CLASSIC MODERN Synonyms & Major Elements Person
Faith Loyalty Integrity, Idealism, Principles, Trust, Conviction, Humility Dependable
Hope Joy Optimism, Finding solutions, Cheerfulness, Vitality, Motivation, Visionary Fun
Charity Love Compassion, Selflessness, Empathy, Giving, Sacrifice, Altruism Kind
Fortitude Courage Bravery, Chivalry, Endurance, Fearlessness, Stoicism, Mettle, Valor Hard-working
Justice Honor Responsibility, Law-abiding, Equality, Playing fair, Duty, Honesty Fair
Prudence Foresight Patience, Caution, Sensible, Pragmatic, Vigilant, Wisdom, Being Prepared Careful
Temperance Self-control Moderation, Forgiveness, Discipline, Harmony, Frugality Calm


Regaining Willpower
Faith Choosing to not betray principles/loyalties, when treachery would be a significant advantage
Hope Bringing hope or joy to others, when this is detrimental to you (wastes time, causes problem,etc)
Charity Giving up something you'll actually need to someone else who would benefit from it
Fortitude Choosing to carry out a needed course of action, despite any fear, hardship, pain, injury &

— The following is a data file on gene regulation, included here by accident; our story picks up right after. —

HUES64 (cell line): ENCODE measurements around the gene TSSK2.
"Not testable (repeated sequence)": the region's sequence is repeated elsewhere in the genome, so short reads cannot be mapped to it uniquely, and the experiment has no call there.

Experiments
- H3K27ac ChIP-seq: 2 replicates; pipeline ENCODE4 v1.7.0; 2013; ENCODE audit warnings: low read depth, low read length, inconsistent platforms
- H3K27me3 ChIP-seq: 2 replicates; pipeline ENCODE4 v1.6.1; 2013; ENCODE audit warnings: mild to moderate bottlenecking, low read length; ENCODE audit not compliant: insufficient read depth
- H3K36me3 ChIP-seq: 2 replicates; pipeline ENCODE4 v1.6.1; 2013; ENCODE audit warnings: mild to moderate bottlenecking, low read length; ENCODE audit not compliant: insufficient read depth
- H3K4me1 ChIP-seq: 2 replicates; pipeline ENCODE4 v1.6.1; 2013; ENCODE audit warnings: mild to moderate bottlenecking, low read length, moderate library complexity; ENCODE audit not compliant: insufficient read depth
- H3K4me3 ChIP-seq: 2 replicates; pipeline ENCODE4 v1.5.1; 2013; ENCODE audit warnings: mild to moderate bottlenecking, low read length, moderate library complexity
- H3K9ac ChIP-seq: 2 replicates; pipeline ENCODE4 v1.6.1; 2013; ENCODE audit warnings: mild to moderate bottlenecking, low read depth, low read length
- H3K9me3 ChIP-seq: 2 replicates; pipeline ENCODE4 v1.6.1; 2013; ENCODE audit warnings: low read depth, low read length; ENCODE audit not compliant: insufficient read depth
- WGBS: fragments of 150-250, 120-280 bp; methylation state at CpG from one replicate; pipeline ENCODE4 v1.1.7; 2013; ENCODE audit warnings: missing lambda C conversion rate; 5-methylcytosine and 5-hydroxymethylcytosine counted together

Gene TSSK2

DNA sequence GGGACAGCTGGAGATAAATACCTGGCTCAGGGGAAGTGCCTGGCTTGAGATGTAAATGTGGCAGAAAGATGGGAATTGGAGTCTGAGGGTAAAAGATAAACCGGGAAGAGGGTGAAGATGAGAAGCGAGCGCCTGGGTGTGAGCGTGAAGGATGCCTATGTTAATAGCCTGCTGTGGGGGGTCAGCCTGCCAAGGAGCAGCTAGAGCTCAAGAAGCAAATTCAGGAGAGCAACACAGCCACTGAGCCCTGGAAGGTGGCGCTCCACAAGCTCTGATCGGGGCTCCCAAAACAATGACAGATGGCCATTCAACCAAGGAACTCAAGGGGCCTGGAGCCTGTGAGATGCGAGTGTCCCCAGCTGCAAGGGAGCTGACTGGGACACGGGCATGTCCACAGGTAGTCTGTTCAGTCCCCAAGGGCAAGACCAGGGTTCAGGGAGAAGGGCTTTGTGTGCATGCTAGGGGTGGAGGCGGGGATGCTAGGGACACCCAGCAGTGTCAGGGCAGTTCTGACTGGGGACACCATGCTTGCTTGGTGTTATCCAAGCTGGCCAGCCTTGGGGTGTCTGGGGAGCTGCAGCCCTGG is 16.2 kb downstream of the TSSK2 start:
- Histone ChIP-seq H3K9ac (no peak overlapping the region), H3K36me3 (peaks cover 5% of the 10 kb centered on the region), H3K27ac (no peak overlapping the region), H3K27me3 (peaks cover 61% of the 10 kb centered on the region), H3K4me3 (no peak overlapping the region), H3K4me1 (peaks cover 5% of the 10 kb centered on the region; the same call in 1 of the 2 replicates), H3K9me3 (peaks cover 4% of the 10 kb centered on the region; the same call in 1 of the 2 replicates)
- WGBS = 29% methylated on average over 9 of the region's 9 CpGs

overwhelming odds involved. Would be significantly better off if you acted cowardly or stayed safe
Justice Doing the right thing, acting according to rules & laws, when cheating would be beneficial
Prudence Choosing to play it safe, and in so doing giving up opportunity for significant benefit
Temperance When there would be notable benefit from giving in to temptation, but the character
chooses to not indulge, limiting themselves to only what is actually needed (being too ''reserved'')






Typical Examples: Naïve idealist, loyal follower/member, true believer, devoted friend, passionate scientist.

Fulfilling: Choosing to stay loyal when you can benefit significantly from betrayal, whether it's about loyalty to friends, family, society, an organization, or not betraying your own principles & beliefs. Refusing to break your sworn oaths and promises in situations where doing so would be of great advantage.

●The doctor who refuses to torture a prisoner in order to extract vital information, as it would violate his medical principles and Hippocratic Oath.
●The pacifist and 'conscientious objector' who doesn't fight back when he gets assaulted by a gang, even when this risks his life and health.
●The scientist who's about to lose his financial support unless his work begins showing some progress, yet who refuses to falsify results so as to get enough funding for further research, as this would violate the very principles of science that he believes in.
●A regional manager who works at a struggling company is offered a new and better job by a prosperous competitor, provided he's willing to share inside info about his current employer. He refuses, as he's loyal not only to the company he's helped build and manage for years, but also to the hundreds of employees who'd lose their jobs if he sells out.